• That sort of a thing on a web page is usually put there by the web designer. I would think that maybe Leo is asking us to help share his page. So I’m going to click it and share the page when I like an article.

    • I will be adjusting the left margin as soon as I can. (I’m on the road.) Connie’s comment is spot on – sharing is one of those things that’s pretty critical to Ask Leo!’s survival. I’ll work to make it less annoying.

    • I was having this problem a while back and it was corrected enough to read the article content by reducing the zoom to no more than 100 %.

  4. I. Kertesz – Answer: I use Firefox as my main browser. I installed an add-on called “No Squint” which makes web page font larger or smaller. Normally I have it set for very large web page font. I had the same problem you did. The pop-up on Leo’s page blocked the wording. I had to use No-Squint to reduce the size of the font since I could not delete the annoying pop-up. Once reduced the font I could then read it.

  5. My wife and I have cell phones through AARP. No text. No internet. Voice only. The company is Consumer Cellular. Two phones – Two people – 600 shared minutes: Total price = $35.00 per month! There should be a way for two-factor authentication to work without the use of smart phones. Some of us are retired and cannot afford smart phones.

    • Most 2 factor authentication sends a normal text message which should work on any cell phone. Some even offer the option of a voice message which would even work on a land line.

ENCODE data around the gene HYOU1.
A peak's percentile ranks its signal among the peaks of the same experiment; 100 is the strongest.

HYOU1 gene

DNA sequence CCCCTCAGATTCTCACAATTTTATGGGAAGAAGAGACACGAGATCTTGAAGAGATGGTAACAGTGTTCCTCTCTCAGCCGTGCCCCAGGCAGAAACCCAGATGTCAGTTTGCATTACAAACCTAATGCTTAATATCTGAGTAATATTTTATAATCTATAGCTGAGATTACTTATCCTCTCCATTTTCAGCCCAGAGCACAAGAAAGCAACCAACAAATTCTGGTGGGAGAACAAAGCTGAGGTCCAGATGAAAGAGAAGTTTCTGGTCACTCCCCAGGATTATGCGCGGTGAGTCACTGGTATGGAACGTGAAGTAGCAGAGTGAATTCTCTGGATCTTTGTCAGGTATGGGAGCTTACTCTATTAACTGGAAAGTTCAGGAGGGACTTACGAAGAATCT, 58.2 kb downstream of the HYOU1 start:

• You might check out TracFone. I’ve had their service since March. Depending on how many minutes you use, you can end up easily with two accounts under $35/month combined, and have access to phone calls, texts and internet. I got this phone:

      LG Optimus Dynamic II – LG39C – Android Prepaid Phone with Triple Minutes (Tracfone)

      and prepaid a year of service at tracfone.com. When you check them out, be aware that when you have an ANDROID phone like the LG I gave you the link for above, you get TRIPLE the minutes that are listed on the card you get at Walmart or other stores, or various offers online, and that’s that number of minutes phone call, that number of text messages plus that number of megabytes of data.

      Do check it out. I am still very satisfied, but at 63, I don’t make a lot of phone calls, but I love the texts that Amazon sends me to tell me when packages should be delivered. (And if you add a new card before your “x” days of service runs out, all of your accumulated minutes, texts, and megabytes that you haven’t yet used carried over to the renewal period, plus triple the number that you just added.

      • My first cell phone was a TracFone. It was just for emergencies. When I finally had an emergency there were no minutes left to use. You not only used minutes by using the phone, you lost so many minutes a month by carrying it around in your pocket or in your glove box. I don’t know if they still do it that way now a days.

  6. I. Kertesz…………..I just noticed that there is a double blue arrow at the bottom of the pop up. Click on those arrows and the popup will disappear.

  7. Hi Leo,
    The two factor authentication has really saved my gmail account recently. One night, I kept receiving the codes for my gmail account (5 times). Then, it stopped. As my wife and daughter sometimes open and read mails, I thought one of them should have opened it. My wife was with me at home, my home computer has not been in use, and my daughter confirmed Not having opened my mail a/c. Obviously, my password has been stolen. I immediately accessed my account and changed the password (tougher). As of today, my account looks safe.

    I wanted to thank Google for it, but it is difficult to find a Mail ID for it.